Silver Bells Titles for PLAY


Playing encourages children to use their growing vocabularies to think about their world, to experiment with how stories work, and to understand relationships. The books on this list model and reflect play in a variety of ways: games between parents and children, interactions with a book itself, and open-ended exploration of toys or found materials.

Dreaming Up: A Celebration of Building, by Christy Hale

New York: Lee & Low Books, Inc., 2012

ISBN: 9781600606519


Photographs of famous buildings from around the world are cleverly paired with mixed media illustrations of children building similar structures out of boxes, toothpicks, sand, and other common household materials. The comparisons between children’s play and real-life buildings helps children understand that there are genuine, relevant relationships between the activities they do, the world around them, and the ideas they read about in books.

Elizabeti's Doll, by Stephanie Stuve-Bodeen; illustrated by Christy Hale

New York: Lee & Low Books, Inc., 1998

ISBN: 1880000709


When Elizabeti’s mama has a new baby, Elizabeti finds a rock to be her doll, and takes very good care of her throughout the day. Children use dramatic play to help build their understanding of the world, and then bring this background knowledge to the books that they read.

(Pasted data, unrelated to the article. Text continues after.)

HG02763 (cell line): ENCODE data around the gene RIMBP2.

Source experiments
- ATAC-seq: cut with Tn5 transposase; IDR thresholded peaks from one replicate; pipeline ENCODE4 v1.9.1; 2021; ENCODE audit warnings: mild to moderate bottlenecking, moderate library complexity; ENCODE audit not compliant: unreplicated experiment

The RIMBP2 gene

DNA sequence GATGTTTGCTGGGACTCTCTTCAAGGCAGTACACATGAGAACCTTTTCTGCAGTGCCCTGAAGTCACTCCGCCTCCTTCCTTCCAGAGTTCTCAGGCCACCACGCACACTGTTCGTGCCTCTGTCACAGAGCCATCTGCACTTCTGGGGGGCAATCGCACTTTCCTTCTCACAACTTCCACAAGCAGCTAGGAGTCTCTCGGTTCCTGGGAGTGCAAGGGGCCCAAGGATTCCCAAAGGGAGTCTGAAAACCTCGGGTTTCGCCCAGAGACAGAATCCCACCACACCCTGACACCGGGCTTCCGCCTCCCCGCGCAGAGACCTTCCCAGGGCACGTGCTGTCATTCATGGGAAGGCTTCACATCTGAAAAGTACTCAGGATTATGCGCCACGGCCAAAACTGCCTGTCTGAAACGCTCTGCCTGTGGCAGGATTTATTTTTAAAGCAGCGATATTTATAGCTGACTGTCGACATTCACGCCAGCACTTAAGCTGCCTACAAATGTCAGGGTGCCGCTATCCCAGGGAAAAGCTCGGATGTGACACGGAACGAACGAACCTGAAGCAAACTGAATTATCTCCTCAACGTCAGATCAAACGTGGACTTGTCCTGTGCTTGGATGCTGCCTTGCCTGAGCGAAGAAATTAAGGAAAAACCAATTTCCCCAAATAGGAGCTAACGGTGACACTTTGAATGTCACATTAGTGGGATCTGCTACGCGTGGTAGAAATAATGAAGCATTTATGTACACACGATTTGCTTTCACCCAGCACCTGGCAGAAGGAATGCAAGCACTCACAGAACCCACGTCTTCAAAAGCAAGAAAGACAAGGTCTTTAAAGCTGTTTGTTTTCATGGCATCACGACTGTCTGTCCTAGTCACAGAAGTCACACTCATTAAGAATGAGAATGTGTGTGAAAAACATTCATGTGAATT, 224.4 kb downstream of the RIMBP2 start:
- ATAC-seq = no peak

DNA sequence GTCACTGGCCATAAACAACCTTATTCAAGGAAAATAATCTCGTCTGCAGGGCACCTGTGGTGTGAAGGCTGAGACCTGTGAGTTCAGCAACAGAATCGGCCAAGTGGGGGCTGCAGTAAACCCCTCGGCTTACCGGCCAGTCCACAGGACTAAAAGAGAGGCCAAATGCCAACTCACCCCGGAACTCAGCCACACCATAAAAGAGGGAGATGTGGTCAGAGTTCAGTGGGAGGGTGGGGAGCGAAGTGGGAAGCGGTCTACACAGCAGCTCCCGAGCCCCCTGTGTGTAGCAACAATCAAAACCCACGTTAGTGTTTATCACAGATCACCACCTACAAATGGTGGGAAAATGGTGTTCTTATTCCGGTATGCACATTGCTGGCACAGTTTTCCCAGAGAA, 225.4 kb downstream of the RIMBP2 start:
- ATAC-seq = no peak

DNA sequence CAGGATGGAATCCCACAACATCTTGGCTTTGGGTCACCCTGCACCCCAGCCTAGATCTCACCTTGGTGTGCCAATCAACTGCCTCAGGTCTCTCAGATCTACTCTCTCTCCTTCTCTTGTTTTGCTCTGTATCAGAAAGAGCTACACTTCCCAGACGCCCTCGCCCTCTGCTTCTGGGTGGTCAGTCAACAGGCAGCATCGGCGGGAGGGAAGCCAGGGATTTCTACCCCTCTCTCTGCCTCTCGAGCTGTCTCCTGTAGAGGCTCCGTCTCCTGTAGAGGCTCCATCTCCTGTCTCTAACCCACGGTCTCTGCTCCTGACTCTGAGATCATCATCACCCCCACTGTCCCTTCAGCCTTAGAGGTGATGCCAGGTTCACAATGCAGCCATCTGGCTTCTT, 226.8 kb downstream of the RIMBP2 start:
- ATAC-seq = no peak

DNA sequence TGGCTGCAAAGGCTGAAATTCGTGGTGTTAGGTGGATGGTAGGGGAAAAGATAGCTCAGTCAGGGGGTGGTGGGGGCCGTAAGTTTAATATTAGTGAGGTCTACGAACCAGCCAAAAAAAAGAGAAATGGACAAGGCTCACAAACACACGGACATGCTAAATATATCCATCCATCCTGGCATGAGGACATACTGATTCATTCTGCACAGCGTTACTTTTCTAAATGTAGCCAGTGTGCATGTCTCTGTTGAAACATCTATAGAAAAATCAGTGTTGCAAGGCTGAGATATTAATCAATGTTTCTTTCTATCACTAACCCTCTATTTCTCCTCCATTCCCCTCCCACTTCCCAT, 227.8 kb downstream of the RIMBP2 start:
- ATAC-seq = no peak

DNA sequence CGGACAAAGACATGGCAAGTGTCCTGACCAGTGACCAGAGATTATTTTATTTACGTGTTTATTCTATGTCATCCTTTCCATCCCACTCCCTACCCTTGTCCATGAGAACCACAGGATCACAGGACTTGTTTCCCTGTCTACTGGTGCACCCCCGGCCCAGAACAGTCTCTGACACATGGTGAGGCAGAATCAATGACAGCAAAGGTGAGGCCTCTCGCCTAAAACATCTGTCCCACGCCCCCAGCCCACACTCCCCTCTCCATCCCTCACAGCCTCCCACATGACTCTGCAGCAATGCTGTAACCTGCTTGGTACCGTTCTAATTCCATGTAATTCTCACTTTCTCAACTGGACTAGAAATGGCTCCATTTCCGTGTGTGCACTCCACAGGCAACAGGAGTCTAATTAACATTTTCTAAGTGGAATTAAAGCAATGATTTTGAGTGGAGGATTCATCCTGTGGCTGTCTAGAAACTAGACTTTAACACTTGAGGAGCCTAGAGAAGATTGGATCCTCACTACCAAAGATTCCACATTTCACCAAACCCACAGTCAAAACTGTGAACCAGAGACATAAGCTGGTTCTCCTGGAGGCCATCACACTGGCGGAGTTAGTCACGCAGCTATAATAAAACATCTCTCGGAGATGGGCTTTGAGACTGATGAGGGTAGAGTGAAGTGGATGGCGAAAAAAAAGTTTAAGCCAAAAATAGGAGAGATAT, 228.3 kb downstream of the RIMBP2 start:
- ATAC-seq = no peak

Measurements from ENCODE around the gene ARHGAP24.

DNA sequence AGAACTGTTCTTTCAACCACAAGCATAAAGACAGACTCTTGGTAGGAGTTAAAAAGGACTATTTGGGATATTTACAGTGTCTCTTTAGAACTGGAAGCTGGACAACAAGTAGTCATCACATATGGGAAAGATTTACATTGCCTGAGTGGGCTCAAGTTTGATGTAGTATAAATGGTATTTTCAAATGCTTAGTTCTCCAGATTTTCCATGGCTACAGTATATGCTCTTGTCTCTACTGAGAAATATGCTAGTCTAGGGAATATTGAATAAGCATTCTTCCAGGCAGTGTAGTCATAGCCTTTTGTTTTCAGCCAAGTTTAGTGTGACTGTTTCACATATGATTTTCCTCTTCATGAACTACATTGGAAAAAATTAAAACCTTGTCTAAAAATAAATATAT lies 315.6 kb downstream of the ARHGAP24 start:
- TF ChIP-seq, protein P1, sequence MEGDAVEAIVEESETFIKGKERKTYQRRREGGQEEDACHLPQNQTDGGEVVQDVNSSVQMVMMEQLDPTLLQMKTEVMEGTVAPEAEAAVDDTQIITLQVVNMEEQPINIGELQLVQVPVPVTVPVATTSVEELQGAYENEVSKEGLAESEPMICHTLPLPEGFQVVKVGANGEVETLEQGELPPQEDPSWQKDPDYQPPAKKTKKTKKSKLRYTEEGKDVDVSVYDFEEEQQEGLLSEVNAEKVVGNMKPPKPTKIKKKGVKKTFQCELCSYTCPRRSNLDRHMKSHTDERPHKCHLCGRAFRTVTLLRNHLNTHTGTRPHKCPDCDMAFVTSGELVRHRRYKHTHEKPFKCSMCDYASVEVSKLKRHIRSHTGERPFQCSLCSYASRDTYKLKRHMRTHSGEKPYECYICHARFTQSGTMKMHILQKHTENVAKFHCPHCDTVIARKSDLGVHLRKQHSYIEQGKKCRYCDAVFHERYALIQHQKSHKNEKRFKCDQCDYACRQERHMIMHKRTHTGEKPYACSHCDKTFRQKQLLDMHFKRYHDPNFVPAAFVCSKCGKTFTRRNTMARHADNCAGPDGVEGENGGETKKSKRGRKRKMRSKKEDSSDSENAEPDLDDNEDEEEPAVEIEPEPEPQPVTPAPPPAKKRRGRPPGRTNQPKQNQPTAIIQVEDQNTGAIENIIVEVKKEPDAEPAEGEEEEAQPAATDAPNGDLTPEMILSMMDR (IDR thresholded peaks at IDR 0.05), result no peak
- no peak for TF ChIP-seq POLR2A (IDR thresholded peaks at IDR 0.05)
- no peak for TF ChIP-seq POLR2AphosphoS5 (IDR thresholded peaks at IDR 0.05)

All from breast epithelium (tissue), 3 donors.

Meeow and the Big Box, by Sebastien Braun

London: Boxer Books; New York: Distributed in the United States and Canada by Sterling Publishing, 2009

ISBN: 9781906250850


Meeow is the proud owner of a big brown box that, with some art supplies and a little imagination, he transforms into his very own fire truck. Simple, bold text explains what Meeow is doing step by step and asks readers to guess what Meeow is making. Open-ended play builds children’s language skills because it encourages them to create plans, make choices, and use representational thinking.

Pete's a Pizza, by William Steig

New York: Harper Collins, 1998

ISBN: 0062051571 


When Pete is stuck inside on a rainy day, his parents pretend he is a pizza, making toppings out of everyday objects like checkers and torn paper. Pete’s a Pizza shows how games can provide opportunities for children to use and hear a wide variety of words (such as “mozzarella” and “knead”), as well as serving as a great example of a parent initiating pretend play with their child.

Press Here, by Herve Tullet

San Francisco: Chronicle Books, 2011

ISBN: 978081187954


Press the yellow dot in the center of the first page and then turn the page---now two dots appear. Tap the red dot five times and turn the page to see five red dots. Following the playful instructions on each page seems to create a magical surprise on the next. Press Here contributes to a feeling of excitement about books, turning pages, and seeing what happens next.

Please reload